et="UTF-8"> How to Apply Thermal Paste to Your CPU

How to Apply Thermal Paste to Your CPU

Also known as thermal paste, thermal grease, or thermal interface material (TIM), this dense compound facilitates heat exchange between the CPU and its heat sink. A single drop out of place can cause a system malfunction or even death, so it’s important to apply it correctly.

The best TIMs fill gaps effectively, conduct heat well, and remain stable. They should also be easy to apply and clean up.
What is thermal paste?

Modern electronic devices generate a lot of heat that must be dissipated to prevent overheating and damage. To do this, they use metal heat sinks with special thermal paste that helps them transfer that heat to the air surrounding them. The best thermal pastes facilitate that exchange by filling microscopic gaps and roughness between the heat sink and the processor.

However, not all thermal pastes are created equal, and even how you apply it matters a great deal. There’s a dizzying array of different applications methods available, with many of them depending on the kind of paste you have, and how thick it is. For example, a thin paste like Arctic’s new MX-5 can be spread easily using an applicator, while a thicker one might require more precise application with a card or similar tool. Regardless of how you apply it, you should aim for a dot that is roughly pea-sized. This will ensure that the paste is applied evenly and that all areas are covered.
Types of thermal pastes

In general, thermal paste is used to fill the air gaps between the CPU/GPU and the heatsink. It’s important to note that it’s a better conductor of heat than air, but not as good as metal. Therefore, it’s essential to properly prepare the contact surfaces with a non-oil-based cleaner and to apply a thick but thin layer of paste.

The best thermal pastes have a high wattage per kelvin (W/mK) rating, which means that they transfer heat quickly and efficiently. They’re also electrically insulating and non-corrosive.

This option from Noctua is a top choice and has a great price point. It comes with a 2 gram syringe and two applicators, so it’s perfect for newcomers to handling this type of compound. It has a very mild viscosity and excellent stability upon application, which makes it simple to work with and resists drips and runs. It’s also made of polysynthetic grease for enhanced performance. It’s a solid choice for system builders.
How to apply thermal paste

Using a high-quality paste that’s fresh and well-applied is the best way to ensure maximum performance from your CPU. It is recommended that you reapply thermal paste every 2 to 4 years or as needed, such as when installing an AIO cooler or after cleaning your CPU’s mounting area. A sudden increase in CPU temperature or GPU temps can also indicate the need for a new application of thermal paste.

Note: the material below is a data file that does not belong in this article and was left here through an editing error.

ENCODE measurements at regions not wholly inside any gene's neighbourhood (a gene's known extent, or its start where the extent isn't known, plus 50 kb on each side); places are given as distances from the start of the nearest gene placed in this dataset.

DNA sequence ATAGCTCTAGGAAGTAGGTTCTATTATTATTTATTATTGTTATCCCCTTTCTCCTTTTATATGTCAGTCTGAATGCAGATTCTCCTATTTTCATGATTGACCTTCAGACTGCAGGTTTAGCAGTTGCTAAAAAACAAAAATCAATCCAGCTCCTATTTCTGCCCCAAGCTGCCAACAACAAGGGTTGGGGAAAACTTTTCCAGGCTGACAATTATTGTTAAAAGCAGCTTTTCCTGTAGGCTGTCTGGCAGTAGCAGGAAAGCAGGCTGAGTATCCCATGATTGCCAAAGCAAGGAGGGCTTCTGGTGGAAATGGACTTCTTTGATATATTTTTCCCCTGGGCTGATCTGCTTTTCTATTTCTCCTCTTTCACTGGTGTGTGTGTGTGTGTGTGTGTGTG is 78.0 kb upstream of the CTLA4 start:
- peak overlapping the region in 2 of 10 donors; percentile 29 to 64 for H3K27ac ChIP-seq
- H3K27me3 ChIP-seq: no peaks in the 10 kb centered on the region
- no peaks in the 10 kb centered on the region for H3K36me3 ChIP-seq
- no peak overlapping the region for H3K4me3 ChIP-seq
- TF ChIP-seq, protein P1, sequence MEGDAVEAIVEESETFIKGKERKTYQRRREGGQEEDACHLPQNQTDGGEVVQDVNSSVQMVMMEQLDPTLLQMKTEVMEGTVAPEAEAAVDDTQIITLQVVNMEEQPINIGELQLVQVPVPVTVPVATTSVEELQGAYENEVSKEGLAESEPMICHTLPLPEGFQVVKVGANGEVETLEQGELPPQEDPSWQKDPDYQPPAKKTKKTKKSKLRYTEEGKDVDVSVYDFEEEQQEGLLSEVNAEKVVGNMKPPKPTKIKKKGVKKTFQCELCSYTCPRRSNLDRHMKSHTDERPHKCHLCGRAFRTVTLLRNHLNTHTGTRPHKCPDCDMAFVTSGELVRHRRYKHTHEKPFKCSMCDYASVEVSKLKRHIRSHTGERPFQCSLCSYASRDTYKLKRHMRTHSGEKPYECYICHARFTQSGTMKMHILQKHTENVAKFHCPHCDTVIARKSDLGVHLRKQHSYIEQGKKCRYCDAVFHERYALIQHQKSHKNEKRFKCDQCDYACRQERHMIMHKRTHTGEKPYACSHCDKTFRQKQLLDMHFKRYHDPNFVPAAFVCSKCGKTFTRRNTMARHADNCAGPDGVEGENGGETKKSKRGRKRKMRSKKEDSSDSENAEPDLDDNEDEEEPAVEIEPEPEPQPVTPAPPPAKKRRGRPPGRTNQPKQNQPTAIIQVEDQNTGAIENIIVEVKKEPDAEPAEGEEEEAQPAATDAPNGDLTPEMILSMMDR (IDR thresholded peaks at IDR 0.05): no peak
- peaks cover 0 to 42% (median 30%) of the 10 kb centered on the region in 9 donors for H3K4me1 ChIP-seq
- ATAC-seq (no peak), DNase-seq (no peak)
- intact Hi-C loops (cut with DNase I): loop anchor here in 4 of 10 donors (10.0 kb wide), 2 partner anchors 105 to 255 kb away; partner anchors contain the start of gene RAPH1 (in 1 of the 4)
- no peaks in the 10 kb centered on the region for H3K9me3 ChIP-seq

To apply your thermal paste, first clean the surface of both the cooler and the CPU with a non-linting cloth and isopropyl alcohol. Then, squeeze a small amount of the paste from its tube into the center of your CPU. It’s important that you do not use a lot of paste, as overusing it will negatively impact cooling efficiency and may cause air bubbles between the chip and the heatsink.

After squeezing a dot of thermal paste into the center of your processor, use a syringe or similar applicator to add four smaller dots of paste (around 2mm in diameter) evenly spaced a couple millimeters in from each corner of the chip. This should allow the heatsink to make contact with all areas of your CPU without causing the metal in the paste to run and short-circuit nearby components.
How to clean thermal paste

Over time, the thermal paste can degrade, so it is important to clean and reapply regularly. Luckily, it is a relatively easy task that anyone can do themselves. Before starting, make sure that the CPU and heat sink are clean and dry. Then, using a cloth or coffee filter moistened with isopropyl alcohol (preferably 91% or higher), remove the hardened thermal paste from the CPU’s surface. It’s also a good idea to wipe the edges of the CPU to ensure that there is no remaining paste left.

Once the old thermal paste is removed, use a clean lint-free cloth or cotton swab dipped in isopropyl alcohol to wipe off any remaining residue on both the heat sink and the CPU. Repeat this process until the surface of the CPU is completely free of residue. After cleaning, allow the components to dry for an hour before reassembling your computer. By following these simple steps, you can ensure that your CPU runs at optimal temperatures.

Leave a Reply

Your email address will not be published. Required fields are marked *

Back To Top